As entrepreneurs and business owners, people assume we do every aspect of the business, but that’s usually not the case. My business partner Jeff Wright and I have always made a point of being self-aware and acknowledging the areas where we need others. In fact, our team is one of the most important aspects of Phusion Projects’ success. It’s part of our DNA and has always played a major role in our different phases of growth. Going into our 13 th year in business, we’ve pinpointed several key factors when searching for people to join your team.
Experience matters . . . to a point.
As an innovative startup, we’re cautious about people with long histories in the corporate world. That experience isn’t bad, of course — we simply like to acknowledge the culture shock that may occur when someone moves from a larger corporate environment to a smaller, more nimble environment. When hiring for a new role, it can be tough to decipher this from a resume, so we like to engage potential hires in projects or assignments that will show their abilities.
We typically do this by pinpointing a specific problem we’re facing, which depends on the department, but it often deals with a specific job function the person will handle if hired. This could mean a marketing problem, operations question, or data conundrum. We used to be obsessed with resumes, but we found over time that it’s better to dig down and get deeper with your prospective hires.
Cultural fit is an art.
Business owners and managers like to talk about their company culture and how to ensure their new team members “fit” with the environment. In reality, it’s an art more than a science. Rather than trying to evaluate this during an interview, which can feel too formal or strained, we engage with potential hires in a social setting such as a dinner or post-workday happy hour, which allows people to release their nerves. Stepping out of the office environment also gives us an additional opportunity to observe personality and see if it changes in a different setting.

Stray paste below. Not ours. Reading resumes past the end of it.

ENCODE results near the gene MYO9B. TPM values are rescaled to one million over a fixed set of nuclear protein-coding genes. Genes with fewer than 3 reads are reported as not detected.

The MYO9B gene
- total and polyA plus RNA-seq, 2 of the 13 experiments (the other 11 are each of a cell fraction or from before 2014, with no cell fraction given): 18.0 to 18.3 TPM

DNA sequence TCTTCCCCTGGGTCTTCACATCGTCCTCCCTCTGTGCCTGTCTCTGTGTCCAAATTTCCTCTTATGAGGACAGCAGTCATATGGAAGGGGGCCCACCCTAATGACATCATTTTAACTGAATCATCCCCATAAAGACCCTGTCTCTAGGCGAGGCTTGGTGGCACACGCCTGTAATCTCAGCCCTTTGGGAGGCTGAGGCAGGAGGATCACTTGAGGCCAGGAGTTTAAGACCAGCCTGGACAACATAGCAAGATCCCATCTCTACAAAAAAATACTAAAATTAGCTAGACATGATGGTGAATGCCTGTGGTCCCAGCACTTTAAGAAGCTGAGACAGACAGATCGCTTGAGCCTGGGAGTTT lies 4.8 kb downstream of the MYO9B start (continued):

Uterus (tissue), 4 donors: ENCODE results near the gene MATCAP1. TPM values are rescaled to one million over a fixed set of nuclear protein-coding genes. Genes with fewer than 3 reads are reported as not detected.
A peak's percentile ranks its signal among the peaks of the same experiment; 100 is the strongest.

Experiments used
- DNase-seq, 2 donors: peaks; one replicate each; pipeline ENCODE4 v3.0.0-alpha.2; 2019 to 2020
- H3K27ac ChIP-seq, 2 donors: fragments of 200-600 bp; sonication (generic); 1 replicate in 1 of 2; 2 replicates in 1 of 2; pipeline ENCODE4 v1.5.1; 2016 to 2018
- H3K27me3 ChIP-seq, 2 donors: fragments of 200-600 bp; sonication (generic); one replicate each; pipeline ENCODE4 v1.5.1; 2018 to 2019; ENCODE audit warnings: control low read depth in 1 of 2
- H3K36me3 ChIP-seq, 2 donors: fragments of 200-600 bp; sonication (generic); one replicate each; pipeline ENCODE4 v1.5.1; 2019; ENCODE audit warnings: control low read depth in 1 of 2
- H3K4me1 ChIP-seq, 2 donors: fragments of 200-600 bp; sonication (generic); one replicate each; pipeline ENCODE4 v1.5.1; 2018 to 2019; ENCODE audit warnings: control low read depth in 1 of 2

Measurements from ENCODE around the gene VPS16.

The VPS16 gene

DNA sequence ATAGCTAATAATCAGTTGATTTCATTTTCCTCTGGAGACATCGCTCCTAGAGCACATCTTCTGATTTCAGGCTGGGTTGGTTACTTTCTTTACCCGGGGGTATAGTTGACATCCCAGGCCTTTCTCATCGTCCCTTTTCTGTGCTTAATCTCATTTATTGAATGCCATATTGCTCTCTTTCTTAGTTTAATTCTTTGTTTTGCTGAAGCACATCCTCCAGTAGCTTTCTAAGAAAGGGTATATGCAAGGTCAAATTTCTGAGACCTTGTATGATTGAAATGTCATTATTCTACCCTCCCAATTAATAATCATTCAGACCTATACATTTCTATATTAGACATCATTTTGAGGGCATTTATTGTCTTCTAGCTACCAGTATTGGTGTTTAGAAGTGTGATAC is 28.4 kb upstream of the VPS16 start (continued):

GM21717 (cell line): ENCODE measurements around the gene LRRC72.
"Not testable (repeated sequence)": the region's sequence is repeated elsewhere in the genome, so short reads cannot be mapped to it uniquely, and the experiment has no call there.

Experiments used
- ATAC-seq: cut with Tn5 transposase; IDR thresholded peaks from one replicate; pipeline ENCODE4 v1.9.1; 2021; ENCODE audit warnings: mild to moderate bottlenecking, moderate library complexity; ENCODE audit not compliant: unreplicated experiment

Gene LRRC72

We’ve developed our sixth sense in this area in recent years, and now it’s become easy to observe who may fit with the team. We look for self-starters who don’t cause drama and don’t have an ego. We know the best team members are those who have respect for others and don’t think they’re smarter than everyone around them. Although it may seem tough to gauge this at first, you can recognize the patterns over time as they show up in interviews and those evening social meetings.
Personal goals are vital.
When a new person expresses an interest in joining our team, I want to know what they want to achieve. People have dreams, and the happiest and most productive team members are those who are taking steps daily to reach their goals. At our company, for instance, new team members often want to be part of projects they can directly affect. They want exposure to aspects of the job that they wouldn’t experience in traditional corporate roles, where thousands of people may work on a project but don’t see their input in the end result.
During the interview process, the best way to observe this is through open communication. We have a conversation about accountability, results and feedback — both positive and negative — and notice the reaction. Some people are scared of this, and some are excited. You can sense gut feelings during these face-to-face conversations and whether the new team member may or may not want that type of risk in their life.
Hire from different industries.
When possible, we like to include as many different perspectives, experiences and backgrounds on our team as possible. It’s beneficial to hire pros in our industry, of course, but we also value the new ideas that come from team members who think about the alcohol and beer industry in different ways.
We’ve done this several times now during the hiring process to bring in different perspectives, and it has been a smart choice each time. We believe that the nuances of most industries can be learned by smart people, so it’s more important to think outside of the box and hire an intelligent, driven worker than someone who simply has experience in the field. We often like to look for people from a different company or background who may have served in a similar role. It’s opened our eyes to other ideas and opportunities from other industries — and developed our in-house skill sets as well.